Intravenous and Nutrition Therapy at Home
Many times after leaving the hospital a course of intravenous or infusion therapy will be prescribed. The administration of this therapy often times is much more technical than the average individual can handle. This is where home health care and administration of infusion therapy comes in.
IV or intravenous, means giving medicines or food through a needle or tube. Sometimes you can give yourself the treatment and a nurse will just have to check on you. Other times a nurse will be needed to actually give the therapy each and every time.
Some examples of IV therapy include:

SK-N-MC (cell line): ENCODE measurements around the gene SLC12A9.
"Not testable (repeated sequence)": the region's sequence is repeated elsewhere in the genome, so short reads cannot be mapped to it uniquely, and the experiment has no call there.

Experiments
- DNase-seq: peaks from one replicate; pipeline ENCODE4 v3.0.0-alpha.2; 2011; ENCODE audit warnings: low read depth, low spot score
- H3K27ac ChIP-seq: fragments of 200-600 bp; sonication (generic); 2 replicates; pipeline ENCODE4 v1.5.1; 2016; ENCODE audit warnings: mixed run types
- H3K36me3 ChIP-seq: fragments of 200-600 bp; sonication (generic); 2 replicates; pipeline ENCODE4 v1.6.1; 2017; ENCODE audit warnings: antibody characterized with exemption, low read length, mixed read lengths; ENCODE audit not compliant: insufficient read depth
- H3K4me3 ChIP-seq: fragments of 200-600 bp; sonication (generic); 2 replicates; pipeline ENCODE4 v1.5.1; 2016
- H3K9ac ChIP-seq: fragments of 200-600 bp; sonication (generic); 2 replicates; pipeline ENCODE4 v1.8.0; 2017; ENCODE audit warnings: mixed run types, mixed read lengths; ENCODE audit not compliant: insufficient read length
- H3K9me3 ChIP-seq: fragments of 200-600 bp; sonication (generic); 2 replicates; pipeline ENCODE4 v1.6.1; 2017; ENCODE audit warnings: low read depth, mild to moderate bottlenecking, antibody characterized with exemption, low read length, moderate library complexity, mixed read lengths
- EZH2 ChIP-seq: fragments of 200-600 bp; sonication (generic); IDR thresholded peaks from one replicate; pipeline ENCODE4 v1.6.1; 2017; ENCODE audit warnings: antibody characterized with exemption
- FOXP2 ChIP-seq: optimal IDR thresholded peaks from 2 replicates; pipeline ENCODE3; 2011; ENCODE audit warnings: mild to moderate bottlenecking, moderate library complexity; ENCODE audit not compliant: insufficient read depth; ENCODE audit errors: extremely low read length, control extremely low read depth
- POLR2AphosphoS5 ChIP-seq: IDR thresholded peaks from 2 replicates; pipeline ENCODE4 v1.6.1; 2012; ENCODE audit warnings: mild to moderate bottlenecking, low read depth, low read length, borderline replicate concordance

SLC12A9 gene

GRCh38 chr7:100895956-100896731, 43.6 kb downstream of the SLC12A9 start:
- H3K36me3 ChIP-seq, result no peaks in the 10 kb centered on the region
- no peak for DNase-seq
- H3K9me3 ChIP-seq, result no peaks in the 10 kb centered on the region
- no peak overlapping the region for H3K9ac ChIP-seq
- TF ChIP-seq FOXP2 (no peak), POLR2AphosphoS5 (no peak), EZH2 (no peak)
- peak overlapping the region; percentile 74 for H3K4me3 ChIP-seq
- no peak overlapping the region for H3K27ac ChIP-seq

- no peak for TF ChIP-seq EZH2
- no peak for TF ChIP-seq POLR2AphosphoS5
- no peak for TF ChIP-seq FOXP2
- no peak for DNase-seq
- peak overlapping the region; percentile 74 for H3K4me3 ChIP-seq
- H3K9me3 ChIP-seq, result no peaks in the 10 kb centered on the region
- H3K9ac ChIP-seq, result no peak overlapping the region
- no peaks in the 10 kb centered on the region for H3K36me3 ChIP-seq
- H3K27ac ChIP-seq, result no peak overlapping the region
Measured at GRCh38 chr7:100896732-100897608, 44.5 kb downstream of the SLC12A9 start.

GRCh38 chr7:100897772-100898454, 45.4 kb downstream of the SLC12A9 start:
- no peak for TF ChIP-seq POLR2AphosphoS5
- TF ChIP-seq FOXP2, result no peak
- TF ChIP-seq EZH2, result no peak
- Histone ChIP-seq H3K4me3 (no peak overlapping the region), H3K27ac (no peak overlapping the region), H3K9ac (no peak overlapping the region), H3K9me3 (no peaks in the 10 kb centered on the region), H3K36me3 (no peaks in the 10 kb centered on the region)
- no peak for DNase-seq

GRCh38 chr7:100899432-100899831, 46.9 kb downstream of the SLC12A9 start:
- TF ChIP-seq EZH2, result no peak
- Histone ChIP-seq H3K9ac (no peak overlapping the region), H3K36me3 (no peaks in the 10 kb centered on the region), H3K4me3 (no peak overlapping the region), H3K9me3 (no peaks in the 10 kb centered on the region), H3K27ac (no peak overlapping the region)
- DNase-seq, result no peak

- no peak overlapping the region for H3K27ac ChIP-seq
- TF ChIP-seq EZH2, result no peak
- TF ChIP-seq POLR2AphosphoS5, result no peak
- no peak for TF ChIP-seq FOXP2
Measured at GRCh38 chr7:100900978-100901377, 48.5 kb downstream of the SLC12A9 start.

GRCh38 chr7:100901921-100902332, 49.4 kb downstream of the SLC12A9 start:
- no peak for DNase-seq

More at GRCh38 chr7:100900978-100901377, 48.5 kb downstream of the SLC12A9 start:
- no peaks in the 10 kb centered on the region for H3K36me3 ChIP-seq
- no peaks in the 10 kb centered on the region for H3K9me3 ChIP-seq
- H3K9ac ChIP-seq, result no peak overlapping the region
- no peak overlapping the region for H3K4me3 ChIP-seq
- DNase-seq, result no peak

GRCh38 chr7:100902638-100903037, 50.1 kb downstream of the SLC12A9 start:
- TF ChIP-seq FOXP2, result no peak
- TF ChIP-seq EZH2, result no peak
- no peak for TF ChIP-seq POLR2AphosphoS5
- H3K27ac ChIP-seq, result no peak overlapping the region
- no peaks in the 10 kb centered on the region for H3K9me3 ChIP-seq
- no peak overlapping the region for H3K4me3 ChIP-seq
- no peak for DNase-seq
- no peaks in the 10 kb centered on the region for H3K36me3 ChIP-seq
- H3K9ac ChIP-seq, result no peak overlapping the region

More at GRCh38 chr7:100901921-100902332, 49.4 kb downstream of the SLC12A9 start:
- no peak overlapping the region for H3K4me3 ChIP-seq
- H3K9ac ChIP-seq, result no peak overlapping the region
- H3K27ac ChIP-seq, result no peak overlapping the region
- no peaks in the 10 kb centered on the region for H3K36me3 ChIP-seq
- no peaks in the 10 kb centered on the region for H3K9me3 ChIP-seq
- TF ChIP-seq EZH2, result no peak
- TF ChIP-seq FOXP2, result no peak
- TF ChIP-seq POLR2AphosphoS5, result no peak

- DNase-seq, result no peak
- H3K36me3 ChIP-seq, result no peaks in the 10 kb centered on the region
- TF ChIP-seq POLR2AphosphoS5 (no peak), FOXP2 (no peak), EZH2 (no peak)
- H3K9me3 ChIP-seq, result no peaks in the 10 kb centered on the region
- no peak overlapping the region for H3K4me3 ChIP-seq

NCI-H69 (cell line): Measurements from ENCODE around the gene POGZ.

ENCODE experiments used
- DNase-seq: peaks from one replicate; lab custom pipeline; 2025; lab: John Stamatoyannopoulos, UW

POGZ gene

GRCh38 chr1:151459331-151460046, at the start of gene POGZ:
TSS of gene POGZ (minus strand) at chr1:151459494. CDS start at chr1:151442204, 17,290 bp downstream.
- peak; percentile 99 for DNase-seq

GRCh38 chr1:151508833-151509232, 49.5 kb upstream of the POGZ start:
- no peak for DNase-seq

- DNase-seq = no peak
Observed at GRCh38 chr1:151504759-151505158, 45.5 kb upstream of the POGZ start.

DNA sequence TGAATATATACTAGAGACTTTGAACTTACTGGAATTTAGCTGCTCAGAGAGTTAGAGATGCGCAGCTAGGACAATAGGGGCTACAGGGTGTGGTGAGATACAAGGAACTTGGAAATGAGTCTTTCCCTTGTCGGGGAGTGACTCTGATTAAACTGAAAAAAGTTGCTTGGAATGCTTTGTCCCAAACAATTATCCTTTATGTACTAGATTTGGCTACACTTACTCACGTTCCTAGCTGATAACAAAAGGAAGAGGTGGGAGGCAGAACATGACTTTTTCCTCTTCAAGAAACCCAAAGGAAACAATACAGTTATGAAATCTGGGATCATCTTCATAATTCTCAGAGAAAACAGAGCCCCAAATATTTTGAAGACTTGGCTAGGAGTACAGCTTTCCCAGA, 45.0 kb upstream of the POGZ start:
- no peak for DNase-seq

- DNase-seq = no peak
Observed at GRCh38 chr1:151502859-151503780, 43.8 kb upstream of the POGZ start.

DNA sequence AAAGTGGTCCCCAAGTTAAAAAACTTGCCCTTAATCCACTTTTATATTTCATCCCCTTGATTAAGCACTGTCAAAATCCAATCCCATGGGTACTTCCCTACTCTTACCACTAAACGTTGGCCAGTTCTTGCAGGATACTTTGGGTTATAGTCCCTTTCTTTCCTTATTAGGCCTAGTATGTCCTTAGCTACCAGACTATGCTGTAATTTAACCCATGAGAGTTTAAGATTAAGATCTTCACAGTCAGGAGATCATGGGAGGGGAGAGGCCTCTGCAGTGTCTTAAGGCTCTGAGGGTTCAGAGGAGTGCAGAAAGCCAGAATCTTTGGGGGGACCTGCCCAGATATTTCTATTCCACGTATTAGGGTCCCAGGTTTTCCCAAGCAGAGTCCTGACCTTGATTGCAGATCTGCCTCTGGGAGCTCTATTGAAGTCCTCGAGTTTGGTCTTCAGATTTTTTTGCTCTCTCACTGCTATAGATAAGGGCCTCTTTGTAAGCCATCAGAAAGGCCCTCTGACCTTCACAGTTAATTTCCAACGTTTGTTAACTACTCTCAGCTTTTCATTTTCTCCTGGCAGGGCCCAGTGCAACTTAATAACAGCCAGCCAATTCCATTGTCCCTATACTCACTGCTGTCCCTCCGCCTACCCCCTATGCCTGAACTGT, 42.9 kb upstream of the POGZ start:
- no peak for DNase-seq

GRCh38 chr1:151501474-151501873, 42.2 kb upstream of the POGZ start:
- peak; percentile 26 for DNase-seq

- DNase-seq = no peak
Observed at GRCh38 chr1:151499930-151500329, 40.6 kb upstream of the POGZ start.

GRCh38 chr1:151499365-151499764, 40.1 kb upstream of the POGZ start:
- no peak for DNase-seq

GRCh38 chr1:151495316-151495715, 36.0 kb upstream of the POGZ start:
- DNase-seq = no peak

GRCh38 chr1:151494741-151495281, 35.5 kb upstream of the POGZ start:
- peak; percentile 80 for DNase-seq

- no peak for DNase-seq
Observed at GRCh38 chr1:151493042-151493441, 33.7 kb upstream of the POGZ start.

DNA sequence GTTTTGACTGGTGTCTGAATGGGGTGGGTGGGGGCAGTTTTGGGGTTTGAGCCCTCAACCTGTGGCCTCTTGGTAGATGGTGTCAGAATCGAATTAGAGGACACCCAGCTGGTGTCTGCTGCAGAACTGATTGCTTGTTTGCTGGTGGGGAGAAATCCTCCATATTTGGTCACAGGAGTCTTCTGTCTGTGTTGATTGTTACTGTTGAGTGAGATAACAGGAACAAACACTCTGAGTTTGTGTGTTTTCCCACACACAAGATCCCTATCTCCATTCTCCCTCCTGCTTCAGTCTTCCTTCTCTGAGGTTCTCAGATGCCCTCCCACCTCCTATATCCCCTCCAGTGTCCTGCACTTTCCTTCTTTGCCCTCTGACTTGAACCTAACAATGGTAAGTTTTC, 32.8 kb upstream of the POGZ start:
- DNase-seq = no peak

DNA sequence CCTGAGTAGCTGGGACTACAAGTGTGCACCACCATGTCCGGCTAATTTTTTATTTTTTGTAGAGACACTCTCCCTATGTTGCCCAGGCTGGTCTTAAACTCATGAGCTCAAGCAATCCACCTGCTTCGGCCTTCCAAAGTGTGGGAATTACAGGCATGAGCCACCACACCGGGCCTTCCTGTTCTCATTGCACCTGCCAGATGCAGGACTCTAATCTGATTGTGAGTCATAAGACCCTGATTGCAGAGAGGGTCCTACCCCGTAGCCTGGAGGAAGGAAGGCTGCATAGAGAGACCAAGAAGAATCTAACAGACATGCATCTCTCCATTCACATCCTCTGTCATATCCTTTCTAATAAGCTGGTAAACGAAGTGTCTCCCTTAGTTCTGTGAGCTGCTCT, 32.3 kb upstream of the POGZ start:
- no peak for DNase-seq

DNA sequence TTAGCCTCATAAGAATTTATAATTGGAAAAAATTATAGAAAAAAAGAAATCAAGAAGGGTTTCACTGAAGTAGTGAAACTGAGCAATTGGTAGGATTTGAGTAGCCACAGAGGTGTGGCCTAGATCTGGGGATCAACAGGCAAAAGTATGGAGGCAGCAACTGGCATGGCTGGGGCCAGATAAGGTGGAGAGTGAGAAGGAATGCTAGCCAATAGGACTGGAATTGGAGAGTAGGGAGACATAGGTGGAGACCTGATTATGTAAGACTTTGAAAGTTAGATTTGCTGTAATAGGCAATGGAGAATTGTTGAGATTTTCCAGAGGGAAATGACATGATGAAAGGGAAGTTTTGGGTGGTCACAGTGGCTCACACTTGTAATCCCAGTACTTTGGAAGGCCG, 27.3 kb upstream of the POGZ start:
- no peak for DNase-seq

- Hormone deficiencies
- Medicines to counteract nausea due to chemotherapy, etc.
- Pain medication
Problems to watch out for:
• A hole in the skin where the IV is — medicine or fluid can go into the tissue around the vein. This could harm the skin or tissue.
• Swelling of the vein — this can lead to a blood clot (called thrombophlebitis).
These rare problems may cause breathing or heart problems:
• A bubble of air gets into the vein and travels to the heart or lungs (called an air embolism)
• An allergic or other serious reaction to the medicine
Most times home health care nurses are available 24 hours a day. If there is a problem with the IV, you can call your home health care agency for help. If the IV comes out of the vein:
• First, put pressure over the opening where the IV was until the bleeding stops.
• Then call the home health care agency or the doctor right away.